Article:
In our society, addiction carries with it a negative stigma, and many of us who have never personally dealt with addiction mistakenly believe that addicts are weak, have no morals, and simply lack the willpower to stop using, when, in fact, recovering from an addiction disorder takes much more than good intentions or a strong will. For more information about addiction recovery, or to find a substance abuse treatment facility near you, call (877) 411-7376 today to speak with an experienced drug or alcohol abuse counselor.

What is an Addiction?

Addiction is a term used to describe a compulsive physical and psychological dependence on a substance, such as alcohol or drugs, despite harmful consequences, to the point that the substance takes over the individual’s life. According to the National Institute on Drug Abuse, people begin taking drugs for a variety of reasons, including to feel good, to relieve stress, to improve performance, to fit in, or simply to satisfy a curiosity. Whatever the reason for their substance use, the effects of continued abuse are the same, and many people suffering from addiction are aware of their problem but are unable to put a stop to it, even if they wanted to. As a result, they may experience such adverse effects as distorted thinking, behavior and body functions possibly resulting in serious illness or even premature death.

How Addiction Affects the Brain

More than just affecting the way you behave when actively using, drug and alcohol abuse can, over time, actually damage the brain’s “reward circuit” by flooding it with the chemical messenger dopamine, thereby changing the way your brain works and making it more difficult to resist urges to use. The reward circuit of the brain controls the body’s ability to feel pleasure and encourages behaviors needed to thrive, and overstimulation of this “pleasure center” causes an intense high that keeps users coming back for more. As the brain adjusts to the excess dopamine by producing less of it, or by reducing the ability of cells to respond to it, the high you experience when taking drugs is reduced compared to when you first start using – an effect known as tolerance. This is typically what causes an addict to take more and more of the drug, in an effort to achieve the same high as before, and can also cause them to derive less pleasure from other things they once enjoyed, such as spending time with loved ones and participating in sports or social activities.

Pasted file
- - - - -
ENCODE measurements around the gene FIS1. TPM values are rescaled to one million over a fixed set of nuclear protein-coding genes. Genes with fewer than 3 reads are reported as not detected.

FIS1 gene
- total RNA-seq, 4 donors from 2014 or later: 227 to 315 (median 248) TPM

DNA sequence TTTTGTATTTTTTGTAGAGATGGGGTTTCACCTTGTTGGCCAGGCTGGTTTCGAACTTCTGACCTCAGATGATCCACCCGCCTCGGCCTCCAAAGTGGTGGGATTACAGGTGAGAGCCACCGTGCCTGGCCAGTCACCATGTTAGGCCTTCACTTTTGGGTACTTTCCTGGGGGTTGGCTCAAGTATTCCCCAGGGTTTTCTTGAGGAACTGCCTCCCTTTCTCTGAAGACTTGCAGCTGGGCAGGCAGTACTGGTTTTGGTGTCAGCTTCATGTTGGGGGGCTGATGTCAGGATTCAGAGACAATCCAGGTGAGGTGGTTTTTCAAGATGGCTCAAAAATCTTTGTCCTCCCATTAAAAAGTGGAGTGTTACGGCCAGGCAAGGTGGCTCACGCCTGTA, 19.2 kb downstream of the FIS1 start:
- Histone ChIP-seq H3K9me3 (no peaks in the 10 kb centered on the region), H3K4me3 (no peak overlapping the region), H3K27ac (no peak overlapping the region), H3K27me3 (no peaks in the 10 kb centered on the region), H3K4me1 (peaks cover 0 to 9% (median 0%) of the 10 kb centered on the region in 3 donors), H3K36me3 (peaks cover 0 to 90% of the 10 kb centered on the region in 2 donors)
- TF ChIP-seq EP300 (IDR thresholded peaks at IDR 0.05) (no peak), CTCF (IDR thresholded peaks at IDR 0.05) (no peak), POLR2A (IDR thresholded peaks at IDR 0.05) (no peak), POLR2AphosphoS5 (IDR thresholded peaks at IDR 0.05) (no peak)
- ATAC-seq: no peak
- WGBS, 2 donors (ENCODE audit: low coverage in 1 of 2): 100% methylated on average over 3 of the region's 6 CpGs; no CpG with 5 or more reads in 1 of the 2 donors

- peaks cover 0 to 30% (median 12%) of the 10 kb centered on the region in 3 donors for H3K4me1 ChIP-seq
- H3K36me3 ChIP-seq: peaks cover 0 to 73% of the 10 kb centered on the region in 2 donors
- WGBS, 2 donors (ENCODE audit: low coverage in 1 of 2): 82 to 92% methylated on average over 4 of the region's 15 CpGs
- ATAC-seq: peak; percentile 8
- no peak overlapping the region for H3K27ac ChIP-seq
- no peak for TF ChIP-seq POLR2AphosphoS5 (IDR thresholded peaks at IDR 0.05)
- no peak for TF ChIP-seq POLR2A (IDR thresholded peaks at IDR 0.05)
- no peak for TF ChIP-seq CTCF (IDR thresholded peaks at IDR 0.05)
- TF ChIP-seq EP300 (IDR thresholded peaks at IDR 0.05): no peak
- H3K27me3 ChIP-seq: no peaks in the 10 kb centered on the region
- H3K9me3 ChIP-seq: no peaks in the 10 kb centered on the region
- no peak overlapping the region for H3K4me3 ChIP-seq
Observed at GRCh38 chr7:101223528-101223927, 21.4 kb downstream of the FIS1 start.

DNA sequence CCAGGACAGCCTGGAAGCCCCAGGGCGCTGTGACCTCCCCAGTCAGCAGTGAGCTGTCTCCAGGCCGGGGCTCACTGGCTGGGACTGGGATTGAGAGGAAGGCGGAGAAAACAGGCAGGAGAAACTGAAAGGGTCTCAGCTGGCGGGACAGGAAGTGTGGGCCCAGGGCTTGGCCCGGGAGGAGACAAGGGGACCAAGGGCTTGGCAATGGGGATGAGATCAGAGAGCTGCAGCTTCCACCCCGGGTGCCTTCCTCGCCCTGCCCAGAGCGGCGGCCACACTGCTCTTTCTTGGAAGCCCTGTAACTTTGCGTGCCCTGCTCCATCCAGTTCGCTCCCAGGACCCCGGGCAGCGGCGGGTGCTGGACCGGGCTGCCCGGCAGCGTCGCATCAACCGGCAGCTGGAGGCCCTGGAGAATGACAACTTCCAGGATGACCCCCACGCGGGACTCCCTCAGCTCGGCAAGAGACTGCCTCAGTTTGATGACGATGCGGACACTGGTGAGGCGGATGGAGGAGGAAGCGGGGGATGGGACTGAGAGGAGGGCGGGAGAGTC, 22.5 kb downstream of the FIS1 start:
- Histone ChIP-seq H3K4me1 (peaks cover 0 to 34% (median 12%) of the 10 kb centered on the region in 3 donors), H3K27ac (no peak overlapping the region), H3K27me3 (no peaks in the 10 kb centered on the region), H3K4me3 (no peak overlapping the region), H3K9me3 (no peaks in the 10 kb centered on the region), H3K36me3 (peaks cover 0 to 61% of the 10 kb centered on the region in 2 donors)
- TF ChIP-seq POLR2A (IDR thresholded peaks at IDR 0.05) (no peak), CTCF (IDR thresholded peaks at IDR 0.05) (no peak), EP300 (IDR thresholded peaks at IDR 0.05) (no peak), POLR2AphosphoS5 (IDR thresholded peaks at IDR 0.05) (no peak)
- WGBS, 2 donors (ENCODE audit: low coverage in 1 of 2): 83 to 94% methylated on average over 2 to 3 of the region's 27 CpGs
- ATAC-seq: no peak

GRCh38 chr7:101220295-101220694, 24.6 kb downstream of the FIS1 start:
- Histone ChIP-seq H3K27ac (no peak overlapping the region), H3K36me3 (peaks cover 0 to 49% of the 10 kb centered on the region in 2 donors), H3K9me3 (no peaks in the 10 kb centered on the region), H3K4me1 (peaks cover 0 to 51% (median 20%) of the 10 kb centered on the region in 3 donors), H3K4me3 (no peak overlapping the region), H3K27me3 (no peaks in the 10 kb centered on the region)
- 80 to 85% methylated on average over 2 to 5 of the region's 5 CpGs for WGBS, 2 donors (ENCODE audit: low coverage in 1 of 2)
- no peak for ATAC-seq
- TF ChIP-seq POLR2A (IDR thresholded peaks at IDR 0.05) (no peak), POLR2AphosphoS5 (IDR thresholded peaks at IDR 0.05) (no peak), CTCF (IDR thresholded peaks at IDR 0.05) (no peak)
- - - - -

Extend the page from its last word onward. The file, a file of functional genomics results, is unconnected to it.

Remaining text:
Addiction Signs and Symptoms

Addiction manifests itself in different ways, depending on the person and the type of drug used. Some possible short and long-term signs of drug addiction include:

  • Increased alertness
  • Problems at school or work
  • Changes in behavior
  • Neglected appearance
  • Lack of energy or motivation
  • A sudden disinterest in once-enjoyed activities
  • Delusions or hallucinations
  • Rapid or rambling speech
  • Irritability or changes in mood
  • Engaging in risky activities
  • Difficulty concentrating or remembering
  • Extreme anxiety or agitation
  • Elevated mood
  • Paranoia

Get Help for Your Addiction Disorder

Once a person begins abusing drugs, stopping can be incredibly difficult, and despite being aware of the harmful side effects of addiction, many people who use drugs continue taking them. That is the destructive nature of addiction. The good news is that drug use and addiction are preventable, and with the right resources, parents, educators and healthcare providers can reduce the risk of drug addiction in teens and young adults. For those who have already fallen into the grips of addiction, there are professional treatment programs throughout the United States that cater to the individual recovery needs of addicts and their families. If you or a loved one is struggling with an addiction disorder, call (877) 411-7376 to find out how you can get the help you need.